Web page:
How To Convince Your Boss to Pay for A Certification
This post was guest written by Amy Jauman, Chief Learning Officer for the National Institute for Social Media
How do you convince your boss to pay for your certification?
Have you been kicking around the idea of getting a certification but got stuck when it came time to pay for it? A great place to start is researching what your organization will reimburse – even if they don’t have a formal reimbursement program! Try the following techniques to secure full or partial coverage of certification prep courses, exam fees, and even re-certification when the time comes.
Know what funding is already available
A lot of employers have professional development funding that their employees don’t even know about. Read your employee handbook or ask your HR representative for options that pertain to your job role. If there is an existing program, be sure to grab the details. It’s important to understand any restrictions that may exist, as well as timelines for reimbursement.
Focus on how the certification will help your team
Because we begin this journey with our own professional development in mind, it can be easy to only talk about your personal gain when asking for financial support from your organization. Instead of saying, “I want to become certified social media strategist so I can advance my team,” try saying, “I want to get certified as a social media strategist so I can take on more responsibility associated with strategic planning for our digital presence.”
Ask the program provider for support materials
Whoever is issuing the certification you’re interested in likely has content that can help you complete a professional request for reimbursement. If they can share a detailed explanation of the course and certification content, industry statistics that support the value of the certification, or testimonials from happy certified professionals, you can write an incredibly persuasive argument with very little effort!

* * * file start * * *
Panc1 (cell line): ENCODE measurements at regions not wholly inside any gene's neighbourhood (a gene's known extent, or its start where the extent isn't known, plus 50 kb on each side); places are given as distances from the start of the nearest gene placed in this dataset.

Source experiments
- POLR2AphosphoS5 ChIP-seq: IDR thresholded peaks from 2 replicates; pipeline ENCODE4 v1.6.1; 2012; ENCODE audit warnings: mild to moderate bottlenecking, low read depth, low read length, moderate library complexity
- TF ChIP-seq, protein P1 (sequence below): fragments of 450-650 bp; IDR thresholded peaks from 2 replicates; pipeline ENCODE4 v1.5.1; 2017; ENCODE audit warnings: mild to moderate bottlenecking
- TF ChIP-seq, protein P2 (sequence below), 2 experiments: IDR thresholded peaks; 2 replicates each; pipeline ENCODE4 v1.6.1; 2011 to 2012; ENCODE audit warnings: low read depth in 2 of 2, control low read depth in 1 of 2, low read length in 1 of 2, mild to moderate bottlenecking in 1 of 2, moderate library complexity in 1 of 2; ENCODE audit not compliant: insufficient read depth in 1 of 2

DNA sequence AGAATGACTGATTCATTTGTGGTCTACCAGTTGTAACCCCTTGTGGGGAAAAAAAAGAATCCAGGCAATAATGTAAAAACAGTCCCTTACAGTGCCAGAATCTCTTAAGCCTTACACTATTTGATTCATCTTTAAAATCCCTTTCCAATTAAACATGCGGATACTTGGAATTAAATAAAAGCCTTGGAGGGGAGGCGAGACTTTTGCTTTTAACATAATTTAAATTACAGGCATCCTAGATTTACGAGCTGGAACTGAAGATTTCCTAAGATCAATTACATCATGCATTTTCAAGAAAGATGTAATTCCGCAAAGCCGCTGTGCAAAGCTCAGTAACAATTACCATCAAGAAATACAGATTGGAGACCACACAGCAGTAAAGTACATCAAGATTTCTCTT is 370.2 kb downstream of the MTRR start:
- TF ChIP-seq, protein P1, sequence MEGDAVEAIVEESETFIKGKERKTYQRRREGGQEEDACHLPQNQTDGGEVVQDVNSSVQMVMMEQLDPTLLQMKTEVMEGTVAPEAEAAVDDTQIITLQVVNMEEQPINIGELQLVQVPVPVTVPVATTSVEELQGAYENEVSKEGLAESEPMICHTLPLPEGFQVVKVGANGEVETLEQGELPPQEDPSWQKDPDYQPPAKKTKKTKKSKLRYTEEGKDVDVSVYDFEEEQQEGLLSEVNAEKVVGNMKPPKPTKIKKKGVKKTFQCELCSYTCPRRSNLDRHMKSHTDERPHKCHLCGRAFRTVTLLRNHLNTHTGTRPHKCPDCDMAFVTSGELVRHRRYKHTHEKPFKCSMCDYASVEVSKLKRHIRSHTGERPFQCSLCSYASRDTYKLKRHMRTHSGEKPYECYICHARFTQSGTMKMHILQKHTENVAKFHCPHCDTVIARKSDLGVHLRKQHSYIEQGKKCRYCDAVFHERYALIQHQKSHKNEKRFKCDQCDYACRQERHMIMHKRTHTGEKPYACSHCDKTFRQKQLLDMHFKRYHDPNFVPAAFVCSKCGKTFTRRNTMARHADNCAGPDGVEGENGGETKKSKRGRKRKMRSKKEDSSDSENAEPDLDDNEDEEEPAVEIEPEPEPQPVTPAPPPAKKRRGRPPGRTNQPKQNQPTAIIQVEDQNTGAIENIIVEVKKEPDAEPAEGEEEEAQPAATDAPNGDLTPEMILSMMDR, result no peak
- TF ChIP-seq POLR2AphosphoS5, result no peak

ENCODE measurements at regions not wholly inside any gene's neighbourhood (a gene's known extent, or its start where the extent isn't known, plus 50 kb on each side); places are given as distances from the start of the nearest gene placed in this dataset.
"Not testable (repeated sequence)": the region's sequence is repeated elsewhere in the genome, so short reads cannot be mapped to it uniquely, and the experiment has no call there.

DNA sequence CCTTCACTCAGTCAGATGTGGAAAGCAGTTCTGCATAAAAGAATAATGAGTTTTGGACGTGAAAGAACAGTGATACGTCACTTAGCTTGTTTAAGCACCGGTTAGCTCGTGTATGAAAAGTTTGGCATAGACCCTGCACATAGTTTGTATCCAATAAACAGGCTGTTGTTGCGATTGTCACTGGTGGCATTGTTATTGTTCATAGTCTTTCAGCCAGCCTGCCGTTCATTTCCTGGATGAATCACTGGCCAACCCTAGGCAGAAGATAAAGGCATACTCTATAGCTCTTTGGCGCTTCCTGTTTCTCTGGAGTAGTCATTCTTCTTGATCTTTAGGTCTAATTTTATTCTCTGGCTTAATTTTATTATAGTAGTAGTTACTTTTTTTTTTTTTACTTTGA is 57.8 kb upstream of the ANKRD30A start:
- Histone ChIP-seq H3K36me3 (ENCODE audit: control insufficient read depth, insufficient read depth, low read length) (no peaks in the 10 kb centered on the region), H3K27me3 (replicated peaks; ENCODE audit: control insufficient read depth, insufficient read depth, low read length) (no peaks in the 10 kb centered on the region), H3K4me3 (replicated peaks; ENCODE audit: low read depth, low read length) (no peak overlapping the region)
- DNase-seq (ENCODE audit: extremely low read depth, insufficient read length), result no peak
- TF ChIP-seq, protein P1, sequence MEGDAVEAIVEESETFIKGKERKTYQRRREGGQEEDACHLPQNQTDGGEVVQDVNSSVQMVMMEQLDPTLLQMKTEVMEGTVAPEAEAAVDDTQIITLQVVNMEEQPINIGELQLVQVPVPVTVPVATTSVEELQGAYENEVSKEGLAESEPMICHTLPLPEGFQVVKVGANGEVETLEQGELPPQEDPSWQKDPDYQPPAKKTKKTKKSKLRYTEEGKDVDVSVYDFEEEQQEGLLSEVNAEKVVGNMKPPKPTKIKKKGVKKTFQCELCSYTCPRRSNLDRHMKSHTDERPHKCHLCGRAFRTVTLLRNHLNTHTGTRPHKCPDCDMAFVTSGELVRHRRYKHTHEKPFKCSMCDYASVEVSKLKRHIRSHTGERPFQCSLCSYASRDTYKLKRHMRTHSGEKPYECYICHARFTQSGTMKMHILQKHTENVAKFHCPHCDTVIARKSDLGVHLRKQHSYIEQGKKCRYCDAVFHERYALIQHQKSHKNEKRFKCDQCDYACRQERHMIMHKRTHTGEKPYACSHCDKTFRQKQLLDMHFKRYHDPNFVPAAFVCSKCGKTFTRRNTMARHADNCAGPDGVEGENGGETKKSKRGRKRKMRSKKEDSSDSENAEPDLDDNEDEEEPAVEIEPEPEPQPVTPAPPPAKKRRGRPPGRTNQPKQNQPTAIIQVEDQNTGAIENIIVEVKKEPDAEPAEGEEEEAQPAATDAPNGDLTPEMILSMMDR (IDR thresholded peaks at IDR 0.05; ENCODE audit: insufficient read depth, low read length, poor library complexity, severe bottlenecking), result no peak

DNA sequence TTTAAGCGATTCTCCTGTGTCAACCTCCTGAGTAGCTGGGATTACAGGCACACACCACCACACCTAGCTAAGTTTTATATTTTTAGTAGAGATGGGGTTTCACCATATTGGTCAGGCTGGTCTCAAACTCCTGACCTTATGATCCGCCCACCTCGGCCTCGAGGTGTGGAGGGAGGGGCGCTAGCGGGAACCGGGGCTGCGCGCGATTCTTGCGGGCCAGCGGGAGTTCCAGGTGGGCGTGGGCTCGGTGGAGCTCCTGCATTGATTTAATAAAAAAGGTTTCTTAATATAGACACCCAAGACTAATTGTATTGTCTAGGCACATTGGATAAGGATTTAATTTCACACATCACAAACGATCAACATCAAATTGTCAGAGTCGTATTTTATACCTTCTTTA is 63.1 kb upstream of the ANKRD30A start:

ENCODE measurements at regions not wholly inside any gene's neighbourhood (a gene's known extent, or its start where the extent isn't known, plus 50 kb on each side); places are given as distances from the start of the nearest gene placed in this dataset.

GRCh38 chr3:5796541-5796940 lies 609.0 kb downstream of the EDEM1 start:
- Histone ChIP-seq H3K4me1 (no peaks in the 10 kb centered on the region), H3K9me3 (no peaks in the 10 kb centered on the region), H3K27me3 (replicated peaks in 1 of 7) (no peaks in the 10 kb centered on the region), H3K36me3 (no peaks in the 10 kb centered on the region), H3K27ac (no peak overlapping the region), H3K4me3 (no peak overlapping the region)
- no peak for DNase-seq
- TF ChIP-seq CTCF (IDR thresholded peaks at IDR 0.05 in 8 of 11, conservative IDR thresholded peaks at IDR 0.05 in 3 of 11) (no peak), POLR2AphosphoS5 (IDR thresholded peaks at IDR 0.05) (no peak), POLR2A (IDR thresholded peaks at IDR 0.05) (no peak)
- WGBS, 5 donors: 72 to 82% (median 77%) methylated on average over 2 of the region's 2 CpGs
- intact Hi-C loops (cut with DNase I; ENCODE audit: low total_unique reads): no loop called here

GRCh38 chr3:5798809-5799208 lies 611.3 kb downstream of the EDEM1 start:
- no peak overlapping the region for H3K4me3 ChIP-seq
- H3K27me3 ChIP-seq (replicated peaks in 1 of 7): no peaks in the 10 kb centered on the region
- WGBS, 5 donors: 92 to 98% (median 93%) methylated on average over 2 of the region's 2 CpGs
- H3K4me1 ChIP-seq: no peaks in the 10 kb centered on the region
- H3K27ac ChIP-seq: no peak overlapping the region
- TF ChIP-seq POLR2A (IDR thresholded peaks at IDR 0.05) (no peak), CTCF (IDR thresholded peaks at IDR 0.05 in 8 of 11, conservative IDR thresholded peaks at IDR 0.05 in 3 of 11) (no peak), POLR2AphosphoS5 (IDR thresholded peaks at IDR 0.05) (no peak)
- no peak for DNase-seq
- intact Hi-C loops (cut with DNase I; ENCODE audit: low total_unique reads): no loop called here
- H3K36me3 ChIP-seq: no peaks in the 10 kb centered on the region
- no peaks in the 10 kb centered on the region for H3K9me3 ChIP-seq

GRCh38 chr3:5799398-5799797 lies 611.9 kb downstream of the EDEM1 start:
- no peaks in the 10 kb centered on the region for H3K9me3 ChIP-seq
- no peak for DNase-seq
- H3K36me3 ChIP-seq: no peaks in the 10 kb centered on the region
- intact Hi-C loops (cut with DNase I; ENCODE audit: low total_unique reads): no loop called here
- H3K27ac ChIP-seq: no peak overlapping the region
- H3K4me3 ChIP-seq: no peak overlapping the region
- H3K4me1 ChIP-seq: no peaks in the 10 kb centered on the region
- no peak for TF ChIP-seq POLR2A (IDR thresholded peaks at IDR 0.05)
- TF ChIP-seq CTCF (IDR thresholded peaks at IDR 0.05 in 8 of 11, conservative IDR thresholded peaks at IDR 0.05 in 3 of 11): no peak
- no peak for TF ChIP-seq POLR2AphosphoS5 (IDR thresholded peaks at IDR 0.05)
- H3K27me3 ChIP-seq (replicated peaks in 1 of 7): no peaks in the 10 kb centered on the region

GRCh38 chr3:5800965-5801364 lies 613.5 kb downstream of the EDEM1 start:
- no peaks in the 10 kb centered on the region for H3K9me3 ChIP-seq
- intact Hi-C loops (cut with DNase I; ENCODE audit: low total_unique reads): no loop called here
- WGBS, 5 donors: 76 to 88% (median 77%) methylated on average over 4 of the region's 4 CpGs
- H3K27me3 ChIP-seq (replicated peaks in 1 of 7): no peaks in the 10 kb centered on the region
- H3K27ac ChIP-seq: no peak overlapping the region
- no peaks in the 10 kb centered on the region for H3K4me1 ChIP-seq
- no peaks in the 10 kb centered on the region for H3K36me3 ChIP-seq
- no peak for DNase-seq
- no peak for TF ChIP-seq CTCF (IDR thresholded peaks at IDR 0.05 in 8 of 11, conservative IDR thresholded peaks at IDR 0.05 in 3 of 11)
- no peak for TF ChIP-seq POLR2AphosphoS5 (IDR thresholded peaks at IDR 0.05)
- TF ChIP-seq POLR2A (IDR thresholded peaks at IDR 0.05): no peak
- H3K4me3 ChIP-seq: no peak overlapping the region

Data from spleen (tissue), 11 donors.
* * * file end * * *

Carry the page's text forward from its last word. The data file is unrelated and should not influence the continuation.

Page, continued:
Be prepared to address concerns (but don’t introduce them unnecessarily)
You probably know your boss and your work environment well enough to predict what concerns they will have. Be prepared to address those concerns, but don’t bring any of them up unless you are sure leaving them unaddressed will be an issue in the future. For example, you might think your boss will worry that you’ll need to leave early some nights and that the department doesn’t have the funding. You may bring up the certification course you’re interested in and they may say, “Hm…that looks interesting. Do you close for us most night during the week or has Diane been taking care of that?” That’s a pretty strong clue that they’re concerned about your work schedule, so you could reply by talking about your schedule and assuring them your work commitment wouldn’t be affected. But if you don’t have any reason to be concerned about the potential budget restraint, just stop talking! There’s no reason to give them something to worry about!
Your professional development is worth fighting for! Get yourself organized and make your case for taking your goals to the next level with your supervisor’s support.
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